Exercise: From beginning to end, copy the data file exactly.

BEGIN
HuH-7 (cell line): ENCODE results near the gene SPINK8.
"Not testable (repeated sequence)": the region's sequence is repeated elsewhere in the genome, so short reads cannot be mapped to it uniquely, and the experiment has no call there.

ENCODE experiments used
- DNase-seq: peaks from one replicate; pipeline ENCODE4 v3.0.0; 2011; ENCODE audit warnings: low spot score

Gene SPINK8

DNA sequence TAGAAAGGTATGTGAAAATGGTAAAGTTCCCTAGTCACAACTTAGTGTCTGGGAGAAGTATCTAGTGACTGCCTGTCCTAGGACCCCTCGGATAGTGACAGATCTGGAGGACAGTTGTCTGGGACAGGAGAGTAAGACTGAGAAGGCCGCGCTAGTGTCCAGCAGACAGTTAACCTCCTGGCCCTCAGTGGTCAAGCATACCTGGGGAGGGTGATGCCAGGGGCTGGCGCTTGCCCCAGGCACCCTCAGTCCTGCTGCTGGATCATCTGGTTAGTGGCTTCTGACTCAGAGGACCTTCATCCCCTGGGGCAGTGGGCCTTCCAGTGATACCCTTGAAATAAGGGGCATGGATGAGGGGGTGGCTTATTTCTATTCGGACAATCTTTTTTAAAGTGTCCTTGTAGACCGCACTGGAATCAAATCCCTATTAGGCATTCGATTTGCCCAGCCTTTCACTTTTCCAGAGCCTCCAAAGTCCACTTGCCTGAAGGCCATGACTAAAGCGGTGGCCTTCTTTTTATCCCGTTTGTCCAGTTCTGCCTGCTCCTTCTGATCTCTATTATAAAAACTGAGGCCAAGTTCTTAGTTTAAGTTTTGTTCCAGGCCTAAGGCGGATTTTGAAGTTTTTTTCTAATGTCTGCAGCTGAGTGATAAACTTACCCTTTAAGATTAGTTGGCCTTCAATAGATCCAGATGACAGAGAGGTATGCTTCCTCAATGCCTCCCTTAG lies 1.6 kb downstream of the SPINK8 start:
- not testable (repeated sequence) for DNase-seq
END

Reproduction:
HuH-7 (cell line): ENCODE results near the gene SPINK8.
"Not testable (repeated sequence)": the region's sequence is repeated elsewhere in the genome, so short reads cannot be mapped to it uniquely, and the experiment has no call there.

ENCODE experiments used
- DNase-seq: peaks from one replicate; pipeline ENCODE4 v3.0.0; 2011; ENCODE audit warnings: low spot score

Gene SPINK8

DNA sequence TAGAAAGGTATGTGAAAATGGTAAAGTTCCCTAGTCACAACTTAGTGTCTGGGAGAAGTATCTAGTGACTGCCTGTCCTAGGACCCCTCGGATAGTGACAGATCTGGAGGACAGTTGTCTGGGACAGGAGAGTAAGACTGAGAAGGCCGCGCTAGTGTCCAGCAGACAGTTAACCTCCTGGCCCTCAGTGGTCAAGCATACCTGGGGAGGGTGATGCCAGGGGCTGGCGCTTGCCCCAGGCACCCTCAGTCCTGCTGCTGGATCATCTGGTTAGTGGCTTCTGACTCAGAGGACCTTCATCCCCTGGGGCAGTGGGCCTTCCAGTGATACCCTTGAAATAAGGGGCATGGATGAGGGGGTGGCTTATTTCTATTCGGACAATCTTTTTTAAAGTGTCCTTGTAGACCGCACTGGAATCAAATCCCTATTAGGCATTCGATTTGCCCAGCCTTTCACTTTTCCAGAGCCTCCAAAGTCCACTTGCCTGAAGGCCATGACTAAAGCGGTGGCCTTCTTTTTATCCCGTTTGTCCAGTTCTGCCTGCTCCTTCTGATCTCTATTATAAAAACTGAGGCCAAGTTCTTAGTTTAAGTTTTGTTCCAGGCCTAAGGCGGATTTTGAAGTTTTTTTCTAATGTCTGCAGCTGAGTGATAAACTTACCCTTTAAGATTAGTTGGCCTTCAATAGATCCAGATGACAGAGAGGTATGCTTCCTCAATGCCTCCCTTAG lies 1.6 kb downstream of the SPINK8 start:
- not testable (repeated sequence) for DNase-seq